6HWbNHN-show-poster2x3-c7tgE2Y.png

Artbound

Start watching
MJ250sC-show-poster2x3-Bflky7i.png

Tending Nature

Start watching
Southland Sessions

Southland Sessions

Start watching
HvlSxHY-show-poster2x3-4ik43uV.png

Earth Focus

Start watching
5LQmQJY-show-poster2x3-MRWBpAK.jpg

Reporter Roundup

Start watching
City Rising

City Rising

Start watching
Lost LA

Lost LA

Start watching
Member
Your donation supports our high-quality, inspiring and commercial-free programming.
Support Icon
Learn about the many ways to support KCET.
Support Icon
Contact our Leadership, Advancement, Membership and Special Events teams.

Investigating Murder Music in Los Angeles

Support Provided By
serby poster thumb.jpg

Murder is big business. Countless number of movies, books, and songs have capitalized on our morbid curiosity, and Los Angeles, with its killer track record of scandalous murders and gruesome bloodshed, is the capital of inspiration when it comes to producing death art.

"Murder Music: An Evening of Songs about Killing," happening this Saturday, March 31, 8 p.m. at The Miles Memorial Playhouse in Santa Monica, will be a night of facing our horrors for art. Presented by singer/songwriter (and KCET's own) Dudley Saunders, 10 artists will reprise their sold-out January performance at the Center for Arts in Eagle Rock, as they "excavate the ancient horror with a modern eye" and provide a "compelling window into the modern American Heart of Darkness." To make the evening even darker, the performances will be accompanied by projections of actual Los Angeles crime scene photos to amplify the sinister message of the songs.

murder music miles-thumb-600x972-25811-thumb-475x769-25812-thumb-450x728-25826

Traditionally murder ballads are rooted in local folkloric history, telling tales of jealous rage and scandals and the inevitable death that comes along with it. The songs were passed on by itinerant troubadours migrating from the Old World to the New World, from the East and South to the Appalachians, finally to the vast openness of the West. They mutated as they traveled, often personalizing the narrative with local history. Henry Lee, Stagger Lee, Frankie & Johnny, Pretty Polly -- all famous names whose evil doings in song have been adapted and twisted to fit the narrative of the narrator.

So where does Los Angeles fit in this grand tradition of murder music?

Not every murder ballad is ancient folklore. Since L.A. is relatively new town, it makes sense that its most famous bloody songs are relatively recent in origin. Let's take a look at some examples of murder music in Los Angeles:

Hey Joe

If L.A. had a traditional murder ballad to call their own, it would be "Hey Joe." Recorded by The Leaves, Love, They Byrds, The Standells, The Surfaris, Music Machine, and countless other 60s Sunset Strip bands, the song portrays the titular character who shoots a woman who'd done him wrong, and escapes across the border to Mexico. Known most famously in the version by the Jimi Hendrix Experience, the origin of the song can be a bit hazy, and it's unclear if "Joe" is based on a real-life character. Reportedly written in the early 60s by California songwriter Billy Roberts (though many claim to have written it), it was soon adopted by L.A. folkie David Crosby, who began playing the song around the Strip. It quickly spread around the incestuous scene until the Leaves became the first to have a minor hit with the song in 1965, igniting a morbid curiosity all around Los Angeles.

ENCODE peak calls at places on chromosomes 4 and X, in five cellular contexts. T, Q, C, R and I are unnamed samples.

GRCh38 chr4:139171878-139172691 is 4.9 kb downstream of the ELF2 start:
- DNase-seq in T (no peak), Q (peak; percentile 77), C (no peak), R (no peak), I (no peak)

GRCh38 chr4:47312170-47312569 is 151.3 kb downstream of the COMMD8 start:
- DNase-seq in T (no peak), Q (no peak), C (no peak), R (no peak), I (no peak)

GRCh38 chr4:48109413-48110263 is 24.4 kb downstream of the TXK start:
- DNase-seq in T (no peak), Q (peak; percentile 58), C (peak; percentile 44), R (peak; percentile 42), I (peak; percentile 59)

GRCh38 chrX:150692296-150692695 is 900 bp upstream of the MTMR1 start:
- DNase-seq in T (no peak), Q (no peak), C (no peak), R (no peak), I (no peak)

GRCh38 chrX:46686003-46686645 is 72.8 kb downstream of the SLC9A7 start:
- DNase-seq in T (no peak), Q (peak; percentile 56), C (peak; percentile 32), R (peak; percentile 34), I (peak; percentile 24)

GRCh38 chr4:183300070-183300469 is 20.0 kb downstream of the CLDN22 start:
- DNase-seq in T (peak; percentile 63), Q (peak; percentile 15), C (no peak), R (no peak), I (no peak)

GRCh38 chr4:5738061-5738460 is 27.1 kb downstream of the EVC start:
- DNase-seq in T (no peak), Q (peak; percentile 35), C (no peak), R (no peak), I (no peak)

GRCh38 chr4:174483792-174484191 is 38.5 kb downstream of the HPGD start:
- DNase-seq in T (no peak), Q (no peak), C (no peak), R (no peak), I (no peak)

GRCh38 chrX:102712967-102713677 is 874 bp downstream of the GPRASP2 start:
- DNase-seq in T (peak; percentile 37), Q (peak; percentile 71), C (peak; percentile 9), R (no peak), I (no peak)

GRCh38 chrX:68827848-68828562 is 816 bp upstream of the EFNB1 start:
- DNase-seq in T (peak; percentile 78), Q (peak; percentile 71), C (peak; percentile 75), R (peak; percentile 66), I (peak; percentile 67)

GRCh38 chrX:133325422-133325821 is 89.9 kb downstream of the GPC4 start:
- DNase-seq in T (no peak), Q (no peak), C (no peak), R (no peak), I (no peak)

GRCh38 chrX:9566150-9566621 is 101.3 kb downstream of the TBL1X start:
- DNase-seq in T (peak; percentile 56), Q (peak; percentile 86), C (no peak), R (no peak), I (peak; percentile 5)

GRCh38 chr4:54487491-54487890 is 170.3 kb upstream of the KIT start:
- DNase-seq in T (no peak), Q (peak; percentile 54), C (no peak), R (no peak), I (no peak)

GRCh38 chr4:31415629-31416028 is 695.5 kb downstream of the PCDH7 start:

Narcocorridos

Evolved from the tradition of corridos and norteño music from Mexico, narcocorrido roughly translates to "drug ballad." These songs, often performed by balladeers paid by the drug cartels, tell glamorized tales of asesinos and beheadings in the deadly drug trafficking drama that plague many Mexican border towns. The style was popularized around Los Angeles in the 1980s-90s by Mexican immigrant Chalino Sánchez, who was shot on stage while performing in Coachella (he quickly shot back with his own gun), and later murdered in Sinaloa, forever preserving his outlaw image. Today artists like Alfredo Rios, the Rivera Family and Jessie Morales make Los Angeles the center of the narcocorrido industry.

Gangsta Rap

Perhaps the most popular of all murder music, gangsta rap gained a stake in music history in the early 90s, with South Central-based artist like Ice-T, N.W.A., and Snoop Dogg pushing the image of the killer gangster onto the pop screens of MTV and into the modern lexicon. Much has been written about the controversies surrounding explicit lyrics and the East Coast-West Coast feuds, but what we can take away from it all is this: gangsta rap pushed murder music into the mainstream.

saunders poster thumb.jpg

Images courtesy of Dudley Saunders

Support Provided By
Read More
Chiqui Diaz at work advocating to end social isolation | Courtesy of Chiqui Diaz

Youth Leaders Making a Difference Honored by The California Endowment

The Youth Awards was created in 2018 to recognize the impact youth voices have in creating change throughout California. Learn more about the positive work they're accomplishing throughout the state.
A 2011 crime scene in Tulare County, where one of Jose Martinez's victims was found. | Courtesy of Marion County Sherff’s Office via FOIA/Buzzfeed

California's Unincorporated Places Can Be Poor, Powerless — and the Perfect Place to Commit Murder

It's time to do better by communities that don’t even have local police to call, let alone defund.
Protesters confront police outside the 3rd Police Precinct on May 27, 2020 in Minneapolis, Minnesota after the George Floyd killing | Stephen Maturen/Getty Images

In California, A History of Young, Powerful Voices in Journalism Emerge

In the Golden State, the youth have a long history of storytelling that uncovers little-heard narratives.